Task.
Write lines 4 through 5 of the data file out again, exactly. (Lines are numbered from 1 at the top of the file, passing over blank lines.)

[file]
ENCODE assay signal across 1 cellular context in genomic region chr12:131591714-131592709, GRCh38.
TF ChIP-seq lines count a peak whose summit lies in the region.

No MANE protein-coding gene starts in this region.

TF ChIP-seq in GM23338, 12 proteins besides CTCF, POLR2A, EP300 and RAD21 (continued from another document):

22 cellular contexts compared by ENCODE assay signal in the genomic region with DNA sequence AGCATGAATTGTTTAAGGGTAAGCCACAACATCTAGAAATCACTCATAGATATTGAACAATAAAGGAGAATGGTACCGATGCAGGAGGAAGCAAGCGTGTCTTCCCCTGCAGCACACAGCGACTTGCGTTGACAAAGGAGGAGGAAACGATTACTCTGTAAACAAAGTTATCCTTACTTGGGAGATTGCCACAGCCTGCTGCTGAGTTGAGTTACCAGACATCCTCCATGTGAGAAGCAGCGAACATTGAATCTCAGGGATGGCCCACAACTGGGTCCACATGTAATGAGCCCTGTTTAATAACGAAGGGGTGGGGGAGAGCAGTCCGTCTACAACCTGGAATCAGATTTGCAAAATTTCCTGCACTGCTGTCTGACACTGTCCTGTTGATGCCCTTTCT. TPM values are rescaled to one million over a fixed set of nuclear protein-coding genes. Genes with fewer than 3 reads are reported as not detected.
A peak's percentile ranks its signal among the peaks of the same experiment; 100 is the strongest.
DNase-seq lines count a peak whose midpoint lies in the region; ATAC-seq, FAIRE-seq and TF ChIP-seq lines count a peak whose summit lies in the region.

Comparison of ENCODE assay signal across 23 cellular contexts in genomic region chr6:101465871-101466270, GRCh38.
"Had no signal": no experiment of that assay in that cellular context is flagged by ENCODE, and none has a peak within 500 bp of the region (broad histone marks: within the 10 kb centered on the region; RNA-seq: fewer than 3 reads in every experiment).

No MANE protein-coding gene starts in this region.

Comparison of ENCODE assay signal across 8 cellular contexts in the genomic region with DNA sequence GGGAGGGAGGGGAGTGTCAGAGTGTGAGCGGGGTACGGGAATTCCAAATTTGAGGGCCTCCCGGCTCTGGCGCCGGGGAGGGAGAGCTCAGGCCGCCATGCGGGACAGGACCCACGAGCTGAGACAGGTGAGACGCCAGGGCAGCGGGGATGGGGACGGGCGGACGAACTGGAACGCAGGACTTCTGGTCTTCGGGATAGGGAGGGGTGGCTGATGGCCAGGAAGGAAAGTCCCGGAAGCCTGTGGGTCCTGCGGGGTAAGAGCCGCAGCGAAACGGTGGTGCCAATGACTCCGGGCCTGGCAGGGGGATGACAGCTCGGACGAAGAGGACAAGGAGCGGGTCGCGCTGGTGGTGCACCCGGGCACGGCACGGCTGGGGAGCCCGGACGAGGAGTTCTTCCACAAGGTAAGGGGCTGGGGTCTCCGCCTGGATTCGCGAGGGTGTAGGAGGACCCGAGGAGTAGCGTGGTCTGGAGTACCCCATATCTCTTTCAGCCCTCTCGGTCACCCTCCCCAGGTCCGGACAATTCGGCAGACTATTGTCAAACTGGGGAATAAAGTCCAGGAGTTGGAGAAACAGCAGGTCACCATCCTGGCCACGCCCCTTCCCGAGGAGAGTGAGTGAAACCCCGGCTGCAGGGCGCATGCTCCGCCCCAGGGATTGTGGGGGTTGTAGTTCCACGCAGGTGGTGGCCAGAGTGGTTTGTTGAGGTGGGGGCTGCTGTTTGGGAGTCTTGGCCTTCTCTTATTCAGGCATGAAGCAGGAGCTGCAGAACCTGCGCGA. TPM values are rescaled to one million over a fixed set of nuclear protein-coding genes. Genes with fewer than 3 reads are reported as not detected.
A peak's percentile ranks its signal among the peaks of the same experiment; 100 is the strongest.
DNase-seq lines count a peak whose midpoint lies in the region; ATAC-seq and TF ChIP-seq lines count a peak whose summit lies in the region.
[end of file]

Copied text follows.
TF ChIP-seq in GM23338, 12 proteins besides CTCF, POLR2A, EP300 and RAD21 (continued from another document):

22 cellular contexts compared by ENCODE assay signal in the genomic region with DNA sequence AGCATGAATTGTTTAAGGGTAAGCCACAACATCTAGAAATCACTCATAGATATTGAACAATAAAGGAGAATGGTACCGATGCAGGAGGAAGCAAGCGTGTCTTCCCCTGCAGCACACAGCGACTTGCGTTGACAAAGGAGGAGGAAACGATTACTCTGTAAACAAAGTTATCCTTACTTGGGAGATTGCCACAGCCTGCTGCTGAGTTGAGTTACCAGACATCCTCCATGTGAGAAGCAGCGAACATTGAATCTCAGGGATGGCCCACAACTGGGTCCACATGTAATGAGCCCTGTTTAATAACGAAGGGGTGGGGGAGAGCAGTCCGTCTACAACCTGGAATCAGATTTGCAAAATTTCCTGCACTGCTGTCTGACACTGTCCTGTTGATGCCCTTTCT. TPM values are rescaled to one million over a fixed set of nuclear protein-coding genes. Genes with fewer than 3 reads are reported as not detected.